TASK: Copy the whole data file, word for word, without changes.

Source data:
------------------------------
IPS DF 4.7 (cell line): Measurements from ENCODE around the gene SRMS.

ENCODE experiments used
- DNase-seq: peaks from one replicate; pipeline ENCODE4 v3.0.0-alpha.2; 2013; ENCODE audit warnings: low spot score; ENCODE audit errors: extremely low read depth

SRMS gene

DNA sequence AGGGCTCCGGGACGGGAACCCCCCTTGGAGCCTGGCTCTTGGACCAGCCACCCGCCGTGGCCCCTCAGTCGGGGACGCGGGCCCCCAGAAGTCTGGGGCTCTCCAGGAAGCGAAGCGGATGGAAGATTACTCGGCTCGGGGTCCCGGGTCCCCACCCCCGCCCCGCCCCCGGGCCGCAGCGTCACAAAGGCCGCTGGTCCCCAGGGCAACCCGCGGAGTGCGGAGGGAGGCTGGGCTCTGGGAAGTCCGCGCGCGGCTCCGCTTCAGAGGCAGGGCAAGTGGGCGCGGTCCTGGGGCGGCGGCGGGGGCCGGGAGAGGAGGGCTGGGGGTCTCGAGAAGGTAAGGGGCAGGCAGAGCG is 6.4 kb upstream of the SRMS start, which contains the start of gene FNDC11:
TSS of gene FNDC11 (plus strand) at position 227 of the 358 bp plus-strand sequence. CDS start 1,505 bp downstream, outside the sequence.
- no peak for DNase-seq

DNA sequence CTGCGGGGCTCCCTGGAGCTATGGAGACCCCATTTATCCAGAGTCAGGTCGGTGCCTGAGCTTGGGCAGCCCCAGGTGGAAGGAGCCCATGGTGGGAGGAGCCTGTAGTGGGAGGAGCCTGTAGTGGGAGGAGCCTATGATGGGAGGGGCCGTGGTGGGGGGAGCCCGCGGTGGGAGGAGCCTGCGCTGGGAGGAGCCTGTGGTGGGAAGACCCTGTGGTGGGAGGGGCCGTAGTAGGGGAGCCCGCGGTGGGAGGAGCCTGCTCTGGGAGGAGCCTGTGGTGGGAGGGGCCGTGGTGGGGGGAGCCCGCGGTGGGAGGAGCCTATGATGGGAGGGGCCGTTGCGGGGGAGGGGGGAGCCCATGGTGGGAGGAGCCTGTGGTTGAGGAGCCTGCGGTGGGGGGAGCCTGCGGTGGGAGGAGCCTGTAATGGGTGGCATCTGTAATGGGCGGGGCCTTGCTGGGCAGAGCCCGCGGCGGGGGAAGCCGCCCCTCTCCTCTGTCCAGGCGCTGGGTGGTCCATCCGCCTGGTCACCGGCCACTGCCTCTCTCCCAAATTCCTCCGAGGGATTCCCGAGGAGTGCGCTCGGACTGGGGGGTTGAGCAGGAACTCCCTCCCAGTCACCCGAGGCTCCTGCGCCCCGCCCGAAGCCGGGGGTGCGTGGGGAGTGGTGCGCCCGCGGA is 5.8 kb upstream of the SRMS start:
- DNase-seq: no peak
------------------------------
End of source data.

IPS DF 4.7 (cell line): Measurements from ENCODE around the gene SRMS.

ENCODE experiments used
- DNase-seq: peaks from one replicate; pipeline ENCODE4 v3.0.0-alpha.2; 2013; ENCODE audit warnings: low spot score; ENCODE audit errors: extremely low read depth

SRMS gene

DNA sequence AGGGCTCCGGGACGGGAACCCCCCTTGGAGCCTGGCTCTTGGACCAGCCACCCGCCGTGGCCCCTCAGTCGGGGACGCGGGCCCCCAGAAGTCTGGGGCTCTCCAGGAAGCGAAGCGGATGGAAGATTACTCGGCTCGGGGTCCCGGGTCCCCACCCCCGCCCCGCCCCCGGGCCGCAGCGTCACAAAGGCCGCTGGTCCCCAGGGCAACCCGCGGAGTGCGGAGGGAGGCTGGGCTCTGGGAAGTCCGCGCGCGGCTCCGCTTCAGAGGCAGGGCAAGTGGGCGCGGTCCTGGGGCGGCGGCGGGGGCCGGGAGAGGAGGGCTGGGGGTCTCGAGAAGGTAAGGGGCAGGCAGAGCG is 6.4 kb upstream of the SRMS start, which contains the start of gene FNDC11:
TSS of gene FNDC11 (plus strand) at position 227 of the 358 bp plus-strand sequence. CDS start 1,505 bp downstream, outside the sequence.
- no peak for DNase-seq

DNA sequence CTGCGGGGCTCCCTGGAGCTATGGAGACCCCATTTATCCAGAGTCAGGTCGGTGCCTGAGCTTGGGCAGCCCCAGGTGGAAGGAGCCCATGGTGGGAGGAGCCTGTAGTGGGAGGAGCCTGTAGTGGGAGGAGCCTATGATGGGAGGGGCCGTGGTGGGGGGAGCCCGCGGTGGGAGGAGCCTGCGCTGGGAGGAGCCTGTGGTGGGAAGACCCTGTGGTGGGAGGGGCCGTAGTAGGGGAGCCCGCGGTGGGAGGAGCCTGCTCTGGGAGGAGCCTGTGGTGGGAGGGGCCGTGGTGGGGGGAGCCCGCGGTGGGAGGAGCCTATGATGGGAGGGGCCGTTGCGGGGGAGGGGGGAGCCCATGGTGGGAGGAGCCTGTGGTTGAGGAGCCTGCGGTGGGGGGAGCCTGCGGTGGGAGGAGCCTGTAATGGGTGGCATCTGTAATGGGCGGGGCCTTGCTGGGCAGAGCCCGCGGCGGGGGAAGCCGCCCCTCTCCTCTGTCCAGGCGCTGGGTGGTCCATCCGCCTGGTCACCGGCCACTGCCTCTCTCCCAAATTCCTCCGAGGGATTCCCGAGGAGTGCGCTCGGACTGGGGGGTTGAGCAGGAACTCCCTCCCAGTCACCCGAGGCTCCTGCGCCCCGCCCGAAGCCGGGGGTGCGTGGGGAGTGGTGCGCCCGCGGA is 5.8 kb upstream of the SRMS start:
- DNase-seq: no peak